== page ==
A Sustainable Solution

Additive manufacturing is far better for the environment than traditional construction. 3D printing creates less waste since it only uses the exact amount of material necessary. Integrating recycled or reclaimed materials improves the sustainability of this process even more. Additionally, since 3D printed construction is so rapid, it is less disruptive to the local environment. Building a 3D printed house requires only the printer. At most, one or two small construction vehicles may be needed to flatten out the building site. As a result, 3D printing produces fewer emissions than traditional construction.

So, 3D printed houses can increase the availability of new homes in a market that only seems to grow in demand. Even better, this technology can accomplish that while getting around the construction labor shortage. 3D printing may have fewer supply issues, too, which have been another major issue in the housing market. 3D-printed construction uses specially-made concrete mixtures for the walls of these houses, significantly reducing the amount of lumber needed.

Providing Homes for All

One of the most important concerns in today’s housing market is the shortage of homes for people who are economically disadvantaged. Homeownership is a dream for many of these people but that dream is becoming less and less possible in the modern housing market. Luckily, 3D printed construction innovators have already begun tackling this issue.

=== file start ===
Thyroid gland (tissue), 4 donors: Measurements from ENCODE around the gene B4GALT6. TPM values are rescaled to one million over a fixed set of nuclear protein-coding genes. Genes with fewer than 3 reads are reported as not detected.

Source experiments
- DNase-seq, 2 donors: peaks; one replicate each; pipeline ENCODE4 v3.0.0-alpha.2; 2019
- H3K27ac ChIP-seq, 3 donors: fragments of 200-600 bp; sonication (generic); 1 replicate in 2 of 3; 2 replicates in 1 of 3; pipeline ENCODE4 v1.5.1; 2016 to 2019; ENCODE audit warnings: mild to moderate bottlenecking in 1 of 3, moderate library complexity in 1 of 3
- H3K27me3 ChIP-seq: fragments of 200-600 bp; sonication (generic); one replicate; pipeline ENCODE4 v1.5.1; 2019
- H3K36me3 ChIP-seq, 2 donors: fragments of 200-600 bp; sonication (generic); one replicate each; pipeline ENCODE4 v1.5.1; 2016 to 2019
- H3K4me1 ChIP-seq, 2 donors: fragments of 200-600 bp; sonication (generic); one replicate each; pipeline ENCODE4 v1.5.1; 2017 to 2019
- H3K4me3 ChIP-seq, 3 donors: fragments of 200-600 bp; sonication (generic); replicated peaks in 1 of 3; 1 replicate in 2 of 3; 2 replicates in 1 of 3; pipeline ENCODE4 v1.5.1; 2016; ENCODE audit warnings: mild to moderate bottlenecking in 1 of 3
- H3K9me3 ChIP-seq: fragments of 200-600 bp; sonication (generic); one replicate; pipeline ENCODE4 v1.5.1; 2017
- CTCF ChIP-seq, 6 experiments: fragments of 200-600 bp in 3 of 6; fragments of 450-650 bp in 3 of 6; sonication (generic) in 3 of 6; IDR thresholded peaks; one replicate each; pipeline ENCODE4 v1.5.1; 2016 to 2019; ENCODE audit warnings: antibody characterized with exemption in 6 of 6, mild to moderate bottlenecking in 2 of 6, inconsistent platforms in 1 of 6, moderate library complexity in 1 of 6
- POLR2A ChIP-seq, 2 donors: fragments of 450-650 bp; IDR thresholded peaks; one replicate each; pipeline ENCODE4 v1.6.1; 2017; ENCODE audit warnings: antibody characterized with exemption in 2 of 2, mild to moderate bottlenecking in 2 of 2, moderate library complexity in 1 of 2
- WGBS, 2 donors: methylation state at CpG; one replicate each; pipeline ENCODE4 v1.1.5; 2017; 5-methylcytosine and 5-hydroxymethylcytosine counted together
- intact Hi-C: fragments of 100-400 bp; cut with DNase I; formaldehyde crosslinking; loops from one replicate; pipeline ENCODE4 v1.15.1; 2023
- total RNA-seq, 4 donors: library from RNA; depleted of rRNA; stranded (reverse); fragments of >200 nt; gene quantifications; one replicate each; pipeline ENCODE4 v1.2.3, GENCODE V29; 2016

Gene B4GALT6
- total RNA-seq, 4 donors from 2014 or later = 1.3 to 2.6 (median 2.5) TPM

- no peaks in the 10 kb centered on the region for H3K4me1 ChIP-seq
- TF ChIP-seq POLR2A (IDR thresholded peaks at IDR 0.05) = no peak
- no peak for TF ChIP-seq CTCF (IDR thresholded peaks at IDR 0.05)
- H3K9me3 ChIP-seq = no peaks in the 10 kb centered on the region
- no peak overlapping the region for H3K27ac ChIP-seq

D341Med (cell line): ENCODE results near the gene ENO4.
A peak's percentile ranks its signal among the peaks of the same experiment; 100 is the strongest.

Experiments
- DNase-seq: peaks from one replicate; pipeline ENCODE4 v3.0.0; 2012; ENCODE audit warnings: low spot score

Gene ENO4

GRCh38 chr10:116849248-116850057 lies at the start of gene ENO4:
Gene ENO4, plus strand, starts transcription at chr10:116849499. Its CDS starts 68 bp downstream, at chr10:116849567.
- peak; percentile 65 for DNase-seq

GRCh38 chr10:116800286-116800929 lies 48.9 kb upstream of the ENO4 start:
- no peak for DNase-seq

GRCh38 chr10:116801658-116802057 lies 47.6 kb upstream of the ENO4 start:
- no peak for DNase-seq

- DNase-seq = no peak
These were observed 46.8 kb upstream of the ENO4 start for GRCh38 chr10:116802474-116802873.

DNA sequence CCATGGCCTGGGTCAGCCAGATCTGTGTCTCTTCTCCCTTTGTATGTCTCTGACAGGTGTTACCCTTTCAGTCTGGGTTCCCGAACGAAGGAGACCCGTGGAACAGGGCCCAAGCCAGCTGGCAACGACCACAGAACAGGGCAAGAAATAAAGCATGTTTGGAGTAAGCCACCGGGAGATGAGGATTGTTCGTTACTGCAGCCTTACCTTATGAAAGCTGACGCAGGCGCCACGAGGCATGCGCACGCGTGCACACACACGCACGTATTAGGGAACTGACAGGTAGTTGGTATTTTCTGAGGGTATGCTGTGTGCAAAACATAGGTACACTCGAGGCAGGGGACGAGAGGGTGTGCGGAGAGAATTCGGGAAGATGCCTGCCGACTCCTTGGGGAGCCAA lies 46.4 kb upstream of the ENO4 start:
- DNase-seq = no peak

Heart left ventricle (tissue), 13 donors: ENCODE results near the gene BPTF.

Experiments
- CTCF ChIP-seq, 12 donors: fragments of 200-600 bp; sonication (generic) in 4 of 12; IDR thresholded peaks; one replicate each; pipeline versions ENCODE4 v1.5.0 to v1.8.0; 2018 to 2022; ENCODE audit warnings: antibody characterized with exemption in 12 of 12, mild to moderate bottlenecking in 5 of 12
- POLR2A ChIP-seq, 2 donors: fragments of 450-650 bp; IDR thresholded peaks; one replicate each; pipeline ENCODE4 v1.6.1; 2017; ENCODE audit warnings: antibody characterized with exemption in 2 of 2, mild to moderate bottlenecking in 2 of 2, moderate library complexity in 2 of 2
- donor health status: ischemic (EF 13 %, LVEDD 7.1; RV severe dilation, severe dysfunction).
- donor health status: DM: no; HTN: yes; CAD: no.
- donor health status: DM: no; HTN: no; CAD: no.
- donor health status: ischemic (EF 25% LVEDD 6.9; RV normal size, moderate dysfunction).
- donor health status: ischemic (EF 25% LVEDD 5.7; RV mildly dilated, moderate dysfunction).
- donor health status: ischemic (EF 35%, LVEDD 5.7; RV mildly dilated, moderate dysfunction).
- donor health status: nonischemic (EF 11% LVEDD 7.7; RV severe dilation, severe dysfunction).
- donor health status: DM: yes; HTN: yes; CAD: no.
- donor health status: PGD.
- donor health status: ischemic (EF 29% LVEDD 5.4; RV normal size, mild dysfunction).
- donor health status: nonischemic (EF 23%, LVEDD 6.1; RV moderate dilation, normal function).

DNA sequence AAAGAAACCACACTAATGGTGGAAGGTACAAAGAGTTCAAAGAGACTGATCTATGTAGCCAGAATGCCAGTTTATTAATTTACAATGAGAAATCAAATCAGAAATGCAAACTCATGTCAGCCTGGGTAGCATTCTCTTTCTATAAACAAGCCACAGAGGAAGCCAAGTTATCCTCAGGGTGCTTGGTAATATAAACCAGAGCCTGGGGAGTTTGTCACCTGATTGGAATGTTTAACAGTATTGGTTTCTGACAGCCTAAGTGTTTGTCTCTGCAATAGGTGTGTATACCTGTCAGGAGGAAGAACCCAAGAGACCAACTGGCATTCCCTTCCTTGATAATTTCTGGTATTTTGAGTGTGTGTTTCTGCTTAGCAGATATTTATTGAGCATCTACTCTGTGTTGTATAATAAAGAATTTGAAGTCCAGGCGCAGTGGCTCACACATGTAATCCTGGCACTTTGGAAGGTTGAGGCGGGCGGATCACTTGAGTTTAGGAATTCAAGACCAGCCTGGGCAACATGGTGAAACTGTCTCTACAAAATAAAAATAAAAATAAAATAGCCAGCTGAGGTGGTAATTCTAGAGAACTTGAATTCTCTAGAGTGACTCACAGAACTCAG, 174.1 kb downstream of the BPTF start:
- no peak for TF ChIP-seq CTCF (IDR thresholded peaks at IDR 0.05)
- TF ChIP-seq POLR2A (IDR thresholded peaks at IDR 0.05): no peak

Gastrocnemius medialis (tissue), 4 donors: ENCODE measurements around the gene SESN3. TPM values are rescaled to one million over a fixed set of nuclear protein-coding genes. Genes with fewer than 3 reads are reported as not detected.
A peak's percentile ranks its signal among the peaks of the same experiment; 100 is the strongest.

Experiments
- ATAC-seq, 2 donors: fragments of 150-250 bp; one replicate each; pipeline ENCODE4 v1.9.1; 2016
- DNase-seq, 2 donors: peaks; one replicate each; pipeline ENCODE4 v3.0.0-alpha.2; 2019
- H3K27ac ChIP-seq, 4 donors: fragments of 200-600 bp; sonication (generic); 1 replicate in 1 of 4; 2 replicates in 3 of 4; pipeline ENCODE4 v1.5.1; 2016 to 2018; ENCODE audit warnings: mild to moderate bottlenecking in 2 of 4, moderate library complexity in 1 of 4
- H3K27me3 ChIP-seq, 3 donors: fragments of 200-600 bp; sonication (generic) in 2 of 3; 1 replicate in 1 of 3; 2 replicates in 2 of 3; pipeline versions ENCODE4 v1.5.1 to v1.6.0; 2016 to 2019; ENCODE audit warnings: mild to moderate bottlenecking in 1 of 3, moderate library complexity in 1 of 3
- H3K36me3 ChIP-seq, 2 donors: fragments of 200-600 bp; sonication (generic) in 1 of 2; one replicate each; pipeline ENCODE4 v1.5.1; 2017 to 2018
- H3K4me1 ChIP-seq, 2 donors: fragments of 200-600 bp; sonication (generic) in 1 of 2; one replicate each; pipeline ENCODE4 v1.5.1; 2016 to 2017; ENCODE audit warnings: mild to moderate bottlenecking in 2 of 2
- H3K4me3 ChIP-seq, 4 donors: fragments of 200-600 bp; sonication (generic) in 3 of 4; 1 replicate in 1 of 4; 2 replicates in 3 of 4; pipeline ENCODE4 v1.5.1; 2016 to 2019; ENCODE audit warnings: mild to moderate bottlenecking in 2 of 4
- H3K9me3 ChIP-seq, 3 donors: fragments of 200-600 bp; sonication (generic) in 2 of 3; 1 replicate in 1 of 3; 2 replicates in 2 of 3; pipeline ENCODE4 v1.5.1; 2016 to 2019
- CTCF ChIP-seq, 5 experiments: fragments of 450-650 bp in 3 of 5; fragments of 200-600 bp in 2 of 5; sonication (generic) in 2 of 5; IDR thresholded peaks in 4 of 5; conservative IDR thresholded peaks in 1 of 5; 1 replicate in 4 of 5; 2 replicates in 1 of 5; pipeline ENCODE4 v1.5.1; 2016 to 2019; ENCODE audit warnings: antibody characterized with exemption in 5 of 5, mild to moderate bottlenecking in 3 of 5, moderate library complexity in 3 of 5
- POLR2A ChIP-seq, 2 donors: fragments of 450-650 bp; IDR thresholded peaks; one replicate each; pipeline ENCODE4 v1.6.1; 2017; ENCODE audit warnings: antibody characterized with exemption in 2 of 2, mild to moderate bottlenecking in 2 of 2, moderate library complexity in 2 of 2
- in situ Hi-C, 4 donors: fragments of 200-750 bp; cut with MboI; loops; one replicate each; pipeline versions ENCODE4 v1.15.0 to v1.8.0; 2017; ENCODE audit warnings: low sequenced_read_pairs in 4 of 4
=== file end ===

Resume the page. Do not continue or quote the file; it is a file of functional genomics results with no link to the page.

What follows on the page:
Affordable Housing

America’s first-ever 3D printed home was given to a formerly homeless man in Austin, Texas in 2021. The home is one among a whole development of tiny homes for Austin’s homeless population – some of whom are now homeless no more. Infrastructure leaders are using 3D-printed construction to create affordable housing communities like this all over the world. If this technology was implemented wide-scale, homelessness could one day become a thing of the past.

3D printed houses have an edge over other affordable construction methods, like prefabricated or modular houses. Since the walls are made of special concrete blends, a 3D printed house is far more durable than a traditional home. The leading US 3D printed home provider, ICON, uses a type of cement called “lavacrete” that is shock, flood, and fire-resistant. Integrating plastic waste and reclaimed building materials in next-generation concrete mixtures could make 3D-printed houses even more durable.

Luxury Appeal of the 3D Printed House

3D printed houses have market-wide appeal, including among wealthy homebuyers. In fact, the luxury home market has made some important headway for 3D printed houses in the US. One neighborhood in Austin, Texas sold out with a starting price of $450,000 per 3D printed home. Wealthy homeowners are also buying tiny 3D printed structures to use as guest houses or backyard offices. These projects help improve and refine the technology, making it more affordable and accessible for the masses.